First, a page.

Epicondylosis (lateral) with and without nerve entrapment

Author(s): Jennifer Yang, MD, Nicholas Elkins, DO

Originally published:09/19/2012

Last updated:09/14/2016

1. DISEASE/DISORDER:

Definition

Lateral epicondylosis (LE) is a common, painful condition affecting the lateral/extensor region of the elbow. This condition was previously known by many different names including lawn-tennis arm, tennis elbow, and lateral epicondylitis. Recent evidence indicates that the condition affects the common extensor tendon at the elbow, and the pathophysiologic process is a tendinosis instead of a tendinitis.1,2

Etiology

LE is a degenerative process involving the origin of the common extensor tendon. Injury occurs from accumulation of microtrauma from repetitive stress resulting in tendinosis. Untreated, tendinosis may lead to partial tears, progress to full-thickness tears, particularly in the setting of an acute overload injury.1

Epidemiology including risk factors and primary prevention

LE is the most common cause of elbow pain, occurring predominantly in the fourth and fifth decades with no predilection to gender. Its annual incidence is estimated at 1% to 3 % of the general population.1,3,4

Despite the common term “tennis elbow,” only 5% of cases of LE are secondary to racket sports. Risk factors typically include faulty biomechanics, overexertion, and repetition with repeated wrist extension and forearm supination and pronation.5,6

Patho-anatomy/physiology

The anterior aspect of the lateral epicondyle and lateral supracondylar ridge forms the origin of the conjoined tendon, incorporating the extensor carpi radialis brevis (ECRB), extensor digitorum communis (EDC), and extensor carpi ulnaris (ECU). Repetitive contraction of the forearm musculature yields microtearing with subsequent degeneration, immature repair, and tendinosis. Poor vascularity of the ERCB tendon contributes to degeneration and tendinosis.1,2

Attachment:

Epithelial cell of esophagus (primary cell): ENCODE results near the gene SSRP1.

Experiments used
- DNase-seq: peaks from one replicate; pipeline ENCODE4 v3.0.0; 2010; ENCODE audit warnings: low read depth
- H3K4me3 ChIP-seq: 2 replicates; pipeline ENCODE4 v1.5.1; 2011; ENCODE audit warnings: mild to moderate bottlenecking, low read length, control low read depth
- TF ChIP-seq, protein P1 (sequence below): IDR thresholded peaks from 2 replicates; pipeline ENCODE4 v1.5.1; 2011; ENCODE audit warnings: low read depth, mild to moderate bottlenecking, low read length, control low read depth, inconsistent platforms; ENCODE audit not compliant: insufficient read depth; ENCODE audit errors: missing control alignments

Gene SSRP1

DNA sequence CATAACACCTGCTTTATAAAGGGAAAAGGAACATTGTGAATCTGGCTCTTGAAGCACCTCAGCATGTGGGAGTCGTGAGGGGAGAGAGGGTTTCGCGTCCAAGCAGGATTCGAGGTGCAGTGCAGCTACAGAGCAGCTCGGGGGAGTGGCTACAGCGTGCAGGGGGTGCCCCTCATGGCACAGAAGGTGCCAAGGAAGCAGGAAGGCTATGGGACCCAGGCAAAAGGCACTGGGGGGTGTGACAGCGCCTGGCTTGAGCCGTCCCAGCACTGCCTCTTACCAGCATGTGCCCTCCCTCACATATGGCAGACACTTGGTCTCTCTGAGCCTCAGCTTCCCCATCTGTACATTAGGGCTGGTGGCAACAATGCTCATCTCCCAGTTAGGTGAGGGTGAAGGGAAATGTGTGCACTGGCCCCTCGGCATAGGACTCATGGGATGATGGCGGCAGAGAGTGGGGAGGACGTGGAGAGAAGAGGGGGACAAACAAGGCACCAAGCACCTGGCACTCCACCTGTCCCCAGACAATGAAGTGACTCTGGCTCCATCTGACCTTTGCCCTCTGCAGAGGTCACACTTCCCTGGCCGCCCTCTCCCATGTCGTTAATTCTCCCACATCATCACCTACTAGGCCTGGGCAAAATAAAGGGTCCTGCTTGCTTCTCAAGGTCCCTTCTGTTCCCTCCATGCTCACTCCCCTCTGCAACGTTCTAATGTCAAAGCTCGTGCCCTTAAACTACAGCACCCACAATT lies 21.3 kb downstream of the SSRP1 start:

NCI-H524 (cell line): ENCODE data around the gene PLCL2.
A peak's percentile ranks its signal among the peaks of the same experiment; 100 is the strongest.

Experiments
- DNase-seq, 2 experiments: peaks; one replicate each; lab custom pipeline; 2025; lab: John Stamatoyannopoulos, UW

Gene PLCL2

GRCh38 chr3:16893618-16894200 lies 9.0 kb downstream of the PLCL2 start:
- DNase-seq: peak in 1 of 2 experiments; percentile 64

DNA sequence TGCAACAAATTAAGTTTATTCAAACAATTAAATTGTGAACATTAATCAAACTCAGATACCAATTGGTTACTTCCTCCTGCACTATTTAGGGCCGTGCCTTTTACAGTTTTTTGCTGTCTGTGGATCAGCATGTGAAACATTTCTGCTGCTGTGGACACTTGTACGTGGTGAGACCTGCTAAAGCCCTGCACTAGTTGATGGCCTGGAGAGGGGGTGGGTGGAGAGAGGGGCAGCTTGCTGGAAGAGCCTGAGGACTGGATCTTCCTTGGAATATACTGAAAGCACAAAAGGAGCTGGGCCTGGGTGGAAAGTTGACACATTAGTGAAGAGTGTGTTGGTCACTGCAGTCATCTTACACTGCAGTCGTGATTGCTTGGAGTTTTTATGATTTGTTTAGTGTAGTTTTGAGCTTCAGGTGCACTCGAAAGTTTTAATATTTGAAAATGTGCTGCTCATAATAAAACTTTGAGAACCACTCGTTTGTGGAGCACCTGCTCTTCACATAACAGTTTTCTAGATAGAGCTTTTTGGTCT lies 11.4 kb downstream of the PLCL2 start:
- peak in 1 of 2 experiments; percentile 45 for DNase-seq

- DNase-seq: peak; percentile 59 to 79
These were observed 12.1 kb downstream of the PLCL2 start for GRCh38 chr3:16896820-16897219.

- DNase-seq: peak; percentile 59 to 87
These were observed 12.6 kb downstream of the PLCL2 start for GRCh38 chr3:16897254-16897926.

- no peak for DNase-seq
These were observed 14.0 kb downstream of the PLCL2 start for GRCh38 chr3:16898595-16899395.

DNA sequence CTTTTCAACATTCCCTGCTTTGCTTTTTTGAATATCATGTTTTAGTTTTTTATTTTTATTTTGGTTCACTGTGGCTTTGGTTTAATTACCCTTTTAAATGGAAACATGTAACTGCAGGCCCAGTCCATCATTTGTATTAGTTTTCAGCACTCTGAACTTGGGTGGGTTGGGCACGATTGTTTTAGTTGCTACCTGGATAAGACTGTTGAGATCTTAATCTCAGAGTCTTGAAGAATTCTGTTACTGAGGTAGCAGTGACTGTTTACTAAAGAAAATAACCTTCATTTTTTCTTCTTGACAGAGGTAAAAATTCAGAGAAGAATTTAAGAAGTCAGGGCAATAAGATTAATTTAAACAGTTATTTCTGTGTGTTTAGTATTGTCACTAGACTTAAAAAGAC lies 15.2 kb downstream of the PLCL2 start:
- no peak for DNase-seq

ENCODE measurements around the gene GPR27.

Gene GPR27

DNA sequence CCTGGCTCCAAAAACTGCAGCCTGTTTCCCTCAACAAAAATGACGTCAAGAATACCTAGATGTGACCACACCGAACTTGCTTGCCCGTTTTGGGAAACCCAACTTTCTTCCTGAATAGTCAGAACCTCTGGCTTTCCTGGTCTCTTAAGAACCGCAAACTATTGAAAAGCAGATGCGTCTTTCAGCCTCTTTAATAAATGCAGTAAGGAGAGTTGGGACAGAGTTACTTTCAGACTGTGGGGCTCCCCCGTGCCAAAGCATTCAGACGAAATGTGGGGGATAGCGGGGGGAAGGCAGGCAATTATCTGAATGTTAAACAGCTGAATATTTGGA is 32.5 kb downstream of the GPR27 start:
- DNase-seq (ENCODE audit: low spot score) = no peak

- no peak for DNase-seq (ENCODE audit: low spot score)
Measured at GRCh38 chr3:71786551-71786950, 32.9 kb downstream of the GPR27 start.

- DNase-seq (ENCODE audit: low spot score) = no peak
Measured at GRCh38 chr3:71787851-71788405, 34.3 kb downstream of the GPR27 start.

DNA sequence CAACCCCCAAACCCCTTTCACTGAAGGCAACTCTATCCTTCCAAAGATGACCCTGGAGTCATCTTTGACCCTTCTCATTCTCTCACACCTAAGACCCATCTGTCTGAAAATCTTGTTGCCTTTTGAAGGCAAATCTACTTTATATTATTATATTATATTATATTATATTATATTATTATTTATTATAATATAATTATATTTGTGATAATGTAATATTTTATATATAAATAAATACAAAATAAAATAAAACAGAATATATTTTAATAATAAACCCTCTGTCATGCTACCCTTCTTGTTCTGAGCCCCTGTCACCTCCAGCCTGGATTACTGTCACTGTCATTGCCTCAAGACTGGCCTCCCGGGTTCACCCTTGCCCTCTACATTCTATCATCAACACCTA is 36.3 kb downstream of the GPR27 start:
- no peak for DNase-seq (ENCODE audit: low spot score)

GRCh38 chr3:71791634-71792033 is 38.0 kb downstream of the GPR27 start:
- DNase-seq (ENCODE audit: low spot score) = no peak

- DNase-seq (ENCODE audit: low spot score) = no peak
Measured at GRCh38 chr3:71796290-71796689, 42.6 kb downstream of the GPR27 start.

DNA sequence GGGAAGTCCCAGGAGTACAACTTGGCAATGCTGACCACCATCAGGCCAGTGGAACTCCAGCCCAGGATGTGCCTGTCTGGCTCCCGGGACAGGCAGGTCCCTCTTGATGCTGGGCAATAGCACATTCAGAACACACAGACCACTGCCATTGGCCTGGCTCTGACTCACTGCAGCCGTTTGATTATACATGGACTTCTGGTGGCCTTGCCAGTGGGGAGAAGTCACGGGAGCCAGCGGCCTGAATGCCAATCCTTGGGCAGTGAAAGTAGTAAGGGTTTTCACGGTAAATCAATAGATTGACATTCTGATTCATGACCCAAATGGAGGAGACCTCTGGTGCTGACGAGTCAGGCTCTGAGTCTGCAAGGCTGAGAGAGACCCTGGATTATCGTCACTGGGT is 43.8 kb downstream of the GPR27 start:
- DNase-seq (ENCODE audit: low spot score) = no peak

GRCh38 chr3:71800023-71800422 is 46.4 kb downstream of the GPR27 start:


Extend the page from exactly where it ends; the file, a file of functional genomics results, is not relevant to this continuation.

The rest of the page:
Nerve entrapment may occur as the deep branch of the radial nerve passes through the Arcade of Frohse/radial tunnel in the supinator muscles. Pathology occurs due to fibrous thickening of the periosteum and the interstitial connective tissue. Repetitive action of the extensor and supinator muscle groups may cause repeated microtrauma to the radial nerve.1,2

Disease progression including natural history, disease phases or stages, disease trajectory (clinical features and presentation over time)

Traditionally, it was thought that patients with LE would improve over time without intervention. While it is true that approximately 80% of patients with LE report improvement at one year, not all patients will improve without intervention. Fortunately, less than 11% of patients ever require surgical intervention. Poor prognostic factors for conservative treatment include manual labor, dominant arm, high pain perception, and poor coping mechanisms.7,8

Histopathologically, angiofibrosis leads to tendinosis and angiofibrotic degeneration of the tendon. Subsequently, tendinosis may develop, causing disruption of collagen fibers and tears within the tendon. Tendon rupture may follow and may be associated with fibrosis, soft tissue calcification, and osseous calcification.1,2

Specific secondary or associated conditions and complications

LE can be associated with a partial-thickness tear or a full-thickness tendon rupture, as well as entrapment neuropathy of the deep branch of the radial nerve. Posterior Interosseous Nerve (PIN) entrapment is another possible complication associated with LE causing weakness in the wrist and finger extensors, although most cases will present only with vague pain in the proximal forearm region with worsening of the pain with extension of the 3rddigit.  The inflammation from LE has been known to cause compression of the PIN.  Tendon rupture can be a complication of rapid or forceful eccentric strain in the setting of advanced tendinopathy.1,2

2. ESSENTIALS OF ASSESSMENT

History